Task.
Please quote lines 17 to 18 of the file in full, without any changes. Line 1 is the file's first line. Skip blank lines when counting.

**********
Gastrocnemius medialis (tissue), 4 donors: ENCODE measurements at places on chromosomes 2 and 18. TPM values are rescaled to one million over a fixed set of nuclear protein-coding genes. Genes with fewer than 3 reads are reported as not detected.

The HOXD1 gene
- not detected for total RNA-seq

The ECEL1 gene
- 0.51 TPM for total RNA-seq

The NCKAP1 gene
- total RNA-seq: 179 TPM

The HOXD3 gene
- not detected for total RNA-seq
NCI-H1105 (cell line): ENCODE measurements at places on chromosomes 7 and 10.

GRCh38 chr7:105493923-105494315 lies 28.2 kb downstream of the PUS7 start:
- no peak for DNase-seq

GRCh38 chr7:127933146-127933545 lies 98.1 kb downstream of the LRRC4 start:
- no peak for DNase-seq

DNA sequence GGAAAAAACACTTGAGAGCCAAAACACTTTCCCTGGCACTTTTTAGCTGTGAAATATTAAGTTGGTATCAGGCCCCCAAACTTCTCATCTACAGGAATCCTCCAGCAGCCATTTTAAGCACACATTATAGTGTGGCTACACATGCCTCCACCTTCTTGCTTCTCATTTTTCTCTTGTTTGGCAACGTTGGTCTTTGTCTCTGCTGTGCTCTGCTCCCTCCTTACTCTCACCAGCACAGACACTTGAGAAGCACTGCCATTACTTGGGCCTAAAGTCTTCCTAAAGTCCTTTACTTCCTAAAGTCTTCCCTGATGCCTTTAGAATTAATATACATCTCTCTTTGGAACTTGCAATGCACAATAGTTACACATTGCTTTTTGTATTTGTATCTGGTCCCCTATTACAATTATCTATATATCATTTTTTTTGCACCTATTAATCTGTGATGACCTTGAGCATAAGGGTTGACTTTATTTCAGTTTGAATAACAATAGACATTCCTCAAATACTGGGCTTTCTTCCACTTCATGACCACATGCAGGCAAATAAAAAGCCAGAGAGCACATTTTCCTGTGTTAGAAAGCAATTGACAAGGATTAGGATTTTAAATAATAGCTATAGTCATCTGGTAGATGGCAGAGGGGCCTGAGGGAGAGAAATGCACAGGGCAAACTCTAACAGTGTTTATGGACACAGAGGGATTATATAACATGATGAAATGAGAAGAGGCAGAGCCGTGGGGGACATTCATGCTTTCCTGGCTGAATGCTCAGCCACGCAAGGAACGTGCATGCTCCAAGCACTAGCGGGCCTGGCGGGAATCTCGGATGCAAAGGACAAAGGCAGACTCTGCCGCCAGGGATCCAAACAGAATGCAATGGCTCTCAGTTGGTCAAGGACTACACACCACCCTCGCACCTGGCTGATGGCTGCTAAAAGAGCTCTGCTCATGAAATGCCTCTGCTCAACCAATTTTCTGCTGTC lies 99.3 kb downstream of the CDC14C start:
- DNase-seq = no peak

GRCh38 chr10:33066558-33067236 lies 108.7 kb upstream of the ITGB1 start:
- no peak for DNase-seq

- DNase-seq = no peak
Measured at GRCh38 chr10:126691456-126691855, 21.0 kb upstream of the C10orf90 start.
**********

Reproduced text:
GRCh38 chr10:33066558-33067236 lies 108.7 kb upstream of the ITGB1 start:
- no peak for DNase-seq